In an unprecedented sighting, a group of tourists traumatized by what they just witnessed and barely able to verbalize it still managed to stammer out the following information to reporters. They said that Lady Liberty dropped her torch, stripped down to a string bikini and dove off her centuries-long high perch into the cooling waters of the river below.
This has never happened before, and New York City residents are in awe. The Statue of Liberty, a symbol of freedom and unity, is one of the main attractions in New York's harbor, standing majestic and proud. Boats in the area are asked to be on the lookout for the green lady to avoid any accidents. Mayorhas called in The National Guard to help keep order as residents gather in droves to see this once in a lifetime miracle.
For the other residents trying to avoid the suffocating heat in the city this Saturday, read below for some helpful tips on staying cool. All beaches and 70 city pools are open, and the Parks and Recreation department has just opened a new pool at the Brooklyn Bridge, one more place to go for a much needed dip.
As the intense heatwave continues to scorch the East, temperatures have risen to 100 in the shade, hotter elswhere.
Cooling centers are open throughout NYC to help keep residents comfortable and will stay open throughout the day.
The elderly and young children are especially vulnerable in this weather and tips to beat the summer heat are available. Be a good Samaritan and check on your elderly or sick neighbors and don't hesitate to call 911 if there is any sign of heat-related illness.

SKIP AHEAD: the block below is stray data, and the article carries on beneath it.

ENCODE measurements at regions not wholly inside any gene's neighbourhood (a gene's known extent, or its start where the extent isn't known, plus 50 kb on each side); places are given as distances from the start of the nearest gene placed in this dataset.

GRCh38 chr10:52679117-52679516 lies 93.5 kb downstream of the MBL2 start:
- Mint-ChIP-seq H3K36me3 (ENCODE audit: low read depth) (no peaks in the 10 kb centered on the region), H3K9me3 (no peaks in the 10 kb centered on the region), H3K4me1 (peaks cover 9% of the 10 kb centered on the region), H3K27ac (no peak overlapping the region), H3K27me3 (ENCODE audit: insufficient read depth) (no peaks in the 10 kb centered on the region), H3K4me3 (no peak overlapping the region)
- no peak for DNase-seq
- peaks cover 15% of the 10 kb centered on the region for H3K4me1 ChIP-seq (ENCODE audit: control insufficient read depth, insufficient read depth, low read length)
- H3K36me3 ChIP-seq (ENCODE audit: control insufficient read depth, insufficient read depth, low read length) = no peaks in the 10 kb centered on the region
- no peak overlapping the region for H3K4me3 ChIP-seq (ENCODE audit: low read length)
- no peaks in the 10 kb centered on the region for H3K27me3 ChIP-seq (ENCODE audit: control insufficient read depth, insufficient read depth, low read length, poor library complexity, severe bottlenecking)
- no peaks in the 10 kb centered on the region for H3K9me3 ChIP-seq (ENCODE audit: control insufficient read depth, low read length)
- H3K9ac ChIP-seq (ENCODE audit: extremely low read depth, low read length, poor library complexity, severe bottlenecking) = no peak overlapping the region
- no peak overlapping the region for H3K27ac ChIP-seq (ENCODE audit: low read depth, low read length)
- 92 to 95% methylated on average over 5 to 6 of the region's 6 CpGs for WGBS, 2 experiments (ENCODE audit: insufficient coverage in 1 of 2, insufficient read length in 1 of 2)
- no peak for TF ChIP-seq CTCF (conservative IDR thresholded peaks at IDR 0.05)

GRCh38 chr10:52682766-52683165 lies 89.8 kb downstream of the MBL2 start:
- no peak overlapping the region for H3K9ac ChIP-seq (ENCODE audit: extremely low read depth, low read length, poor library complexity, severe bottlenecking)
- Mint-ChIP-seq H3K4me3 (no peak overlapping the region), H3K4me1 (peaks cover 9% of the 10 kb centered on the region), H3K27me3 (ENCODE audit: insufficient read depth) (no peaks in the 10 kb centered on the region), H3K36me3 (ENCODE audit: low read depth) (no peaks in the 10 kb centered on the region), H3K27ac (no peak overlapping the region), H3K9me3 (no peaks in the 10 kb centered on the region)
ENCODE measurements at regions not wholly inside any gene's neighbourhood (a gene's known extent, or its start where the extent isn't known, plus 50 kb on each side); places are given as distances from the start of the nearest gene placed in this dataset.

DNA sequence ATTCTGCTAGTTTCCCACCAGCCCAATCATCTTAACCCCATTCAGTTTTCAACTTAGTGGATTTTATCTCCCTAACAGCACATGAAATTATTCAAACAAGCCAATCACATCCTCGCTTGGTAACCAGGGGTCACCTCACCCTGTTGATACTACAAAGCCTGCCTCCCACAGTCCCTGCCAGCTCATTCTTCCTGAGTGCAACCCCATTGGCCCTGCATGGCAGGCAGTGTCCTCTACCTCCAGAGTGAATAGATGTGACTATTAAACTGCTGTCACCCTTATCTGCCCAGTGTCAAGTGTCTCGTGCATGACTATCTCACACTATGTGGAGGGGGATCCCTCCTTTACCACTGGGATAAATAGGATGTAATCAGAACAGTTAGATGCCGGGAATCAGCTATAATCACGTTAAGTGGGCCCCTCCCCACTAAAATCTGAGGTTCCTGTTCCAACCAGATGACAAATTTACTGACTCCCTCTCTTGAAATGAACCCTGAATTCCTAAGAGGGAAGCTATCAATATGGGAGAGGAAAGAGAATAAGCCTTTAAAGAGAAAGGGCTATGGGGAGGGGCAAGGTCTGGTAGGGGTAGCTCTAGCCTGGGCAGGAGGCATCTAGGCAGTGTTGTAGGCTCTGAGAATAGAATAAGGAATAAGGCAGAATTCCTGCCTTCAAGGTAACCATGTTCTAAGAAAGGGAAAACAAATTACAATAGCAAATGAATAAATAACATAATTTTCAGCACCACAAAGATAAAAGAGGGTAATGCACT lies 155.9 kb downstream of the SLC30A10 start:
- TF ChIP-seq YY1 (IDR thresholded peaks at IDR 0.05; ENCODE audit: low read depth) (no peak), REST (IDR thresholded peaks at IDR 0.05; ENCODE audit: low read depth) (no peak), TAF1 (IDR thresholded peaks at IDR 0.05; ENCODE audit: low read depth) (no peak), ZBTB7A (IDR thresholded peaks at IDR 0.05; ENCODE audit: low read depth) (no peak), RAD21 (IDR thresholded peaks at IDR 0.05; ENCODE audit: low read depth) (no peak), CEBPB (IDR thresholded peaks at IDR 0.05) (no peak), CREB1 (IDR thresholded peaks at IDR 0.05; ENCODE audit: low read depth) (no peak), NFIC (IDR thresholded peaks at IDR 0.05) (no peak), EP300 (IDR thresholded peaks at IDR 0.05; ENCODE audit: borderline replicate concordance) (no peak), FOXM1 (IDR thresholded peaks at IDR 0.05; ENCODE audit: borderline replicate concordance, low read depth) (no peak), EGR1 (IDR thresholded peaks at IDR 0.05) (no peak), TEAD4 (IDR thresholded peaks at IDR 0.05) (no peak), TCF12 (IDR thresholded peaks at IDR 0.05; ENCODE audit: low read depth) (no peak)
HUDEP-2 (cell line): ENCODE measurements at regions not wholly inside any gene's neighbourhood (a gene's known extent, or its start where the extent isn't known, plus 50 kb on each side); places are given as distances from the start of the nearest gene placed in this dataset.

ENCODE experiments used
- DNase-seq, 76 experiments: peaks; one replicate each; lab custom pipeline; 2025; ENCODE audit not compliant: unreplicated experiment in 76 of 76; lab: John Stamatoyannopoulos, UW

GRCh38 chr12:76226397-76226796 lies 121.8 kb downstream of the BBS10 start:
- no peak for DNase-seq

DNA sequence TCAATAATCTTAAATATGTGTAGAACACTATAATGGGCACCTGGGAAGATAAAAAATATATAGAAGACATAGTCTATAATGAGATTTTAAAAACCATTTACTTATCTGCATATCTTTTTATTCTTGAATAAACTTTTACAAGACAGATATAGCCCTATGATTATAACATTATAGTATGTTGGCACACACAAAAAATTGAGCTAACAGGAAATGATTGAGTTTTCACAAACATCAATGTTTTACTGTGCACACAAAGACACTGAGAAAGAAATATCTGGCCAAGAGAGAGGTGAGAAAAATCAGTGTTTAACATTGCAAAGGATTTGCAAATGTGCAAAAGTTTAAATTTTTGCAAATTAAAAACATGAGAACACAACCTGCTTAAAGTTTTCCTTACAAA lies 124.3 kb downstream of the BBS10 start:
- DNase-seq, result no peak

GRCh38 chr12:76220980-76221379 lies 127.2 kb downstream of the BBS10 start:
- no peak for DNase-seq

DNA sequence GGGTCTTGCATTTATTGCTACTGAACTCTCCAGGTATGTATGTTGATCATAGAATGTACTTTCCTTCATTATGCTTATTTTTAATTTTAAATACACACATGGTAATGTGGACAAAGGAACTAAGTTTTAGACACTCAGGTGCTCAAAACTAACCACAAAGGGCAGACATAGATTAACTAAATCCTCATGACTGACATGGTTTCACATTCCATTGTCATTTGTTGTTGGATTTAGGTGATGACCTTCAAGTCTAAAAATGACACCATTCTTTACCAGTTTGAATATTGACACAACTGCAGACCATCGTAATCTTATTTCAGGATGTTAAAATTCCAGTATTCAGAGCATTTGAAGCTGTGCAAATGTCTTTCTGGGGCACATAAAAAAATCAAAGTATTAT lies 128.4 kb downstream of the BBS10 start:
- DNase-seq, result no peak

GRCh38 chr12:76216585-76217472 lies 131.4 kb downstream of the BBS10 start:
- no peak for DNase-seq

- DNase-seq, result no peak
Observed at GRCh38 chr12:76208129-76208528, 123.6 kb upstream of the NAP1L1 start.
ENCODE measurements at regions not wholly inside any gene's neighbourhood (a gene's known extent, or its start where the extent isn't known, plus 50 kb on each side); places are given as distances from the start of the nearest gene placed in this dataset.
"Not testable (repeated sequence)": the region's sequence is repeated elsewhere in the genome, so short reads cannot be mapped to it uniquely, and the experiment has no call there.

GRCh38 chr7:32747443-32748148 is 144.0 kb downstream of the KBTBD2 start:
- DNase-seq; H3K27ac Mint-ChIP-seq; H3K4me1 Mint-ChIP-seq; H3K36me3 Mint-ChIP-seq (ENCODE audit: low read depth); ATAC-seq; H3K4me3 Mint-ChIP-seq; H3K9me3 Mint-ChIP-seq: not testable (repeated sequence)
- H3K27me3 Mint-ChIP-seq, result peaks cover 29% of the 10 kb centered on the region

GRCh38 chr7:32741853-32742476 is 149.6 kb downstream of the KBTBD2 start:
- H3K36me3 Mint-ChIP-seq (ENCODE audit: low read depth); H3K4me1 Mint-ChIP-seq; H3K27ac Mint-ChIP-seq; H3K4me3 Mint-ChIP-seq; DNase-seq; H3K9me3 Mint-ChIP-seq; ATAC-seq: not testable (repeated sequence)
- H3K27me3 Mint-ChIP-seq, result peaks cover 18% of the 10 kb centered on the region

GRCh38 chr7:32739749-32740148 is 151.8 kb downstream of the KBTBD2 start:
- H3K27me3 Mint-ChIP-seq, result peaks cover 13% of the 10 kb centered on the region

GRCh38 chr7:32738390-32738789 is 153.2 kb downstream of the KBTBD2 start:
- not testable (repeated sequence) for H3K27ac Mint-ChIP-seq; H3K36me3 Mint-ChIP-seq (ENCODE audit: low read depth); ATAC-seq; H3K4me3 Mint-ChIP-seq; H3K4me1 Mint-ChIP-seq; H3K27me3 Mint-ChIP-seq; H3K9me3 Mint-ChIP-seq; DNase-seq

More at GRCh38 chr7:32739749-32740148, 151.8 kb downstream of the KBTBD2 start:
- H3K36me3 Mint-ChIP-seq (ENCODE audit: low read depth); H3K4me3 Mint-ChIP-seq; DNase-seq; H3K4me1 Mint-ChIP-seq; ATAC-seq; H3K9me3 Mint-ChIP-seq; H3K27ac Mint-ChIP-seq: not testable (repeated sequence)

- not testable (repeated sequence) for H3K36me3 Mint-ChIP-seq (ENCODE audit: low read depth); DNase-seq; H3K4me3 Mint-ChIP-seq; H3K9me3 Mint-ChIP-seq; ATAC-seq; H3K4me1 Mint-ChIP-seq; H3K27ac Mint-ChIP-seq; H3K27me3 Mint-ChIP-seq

Here are some 'dip and sip' tips to stay cool:
Tips include drinking lots of fluids to keep hydrated; staying indoors; cooling off in the City's many pools or park sprinklers and there are the beaches, which are patrolled by lifeguards until 6 p.m. every day.
I know the first instinct in a heatwave is to put on the air conditioners or fans to cool down, but try to conserve as much energy as possible. It is times like these that the power can get disrupted by the sharp rise in electricity use.
To add to the "heated" situation, more than 8,000 Con Ed workers are currently locked out as negotiations broke down over new union contracts. The company has managers doing the job of the workers on the picket line but they are not trained as thoroughly as the skilled employees. Two already have been hurt.
So turn off fans or ACs in rooms you are not using. Same with lights, lamps and other electrical appliances. Use washing machines and dishwashers late at night, when city officials say energy demands are the lowest.
Another useful tip if you do not relish coming home from work to a sweltering house: Set air conditioner(s) on timers so they can switch on about 30 minutes before you get home instead of leaving them on all day when you're not at home.
Is it hot where you are, and if so, how do you combat the scorching heat to keep cool?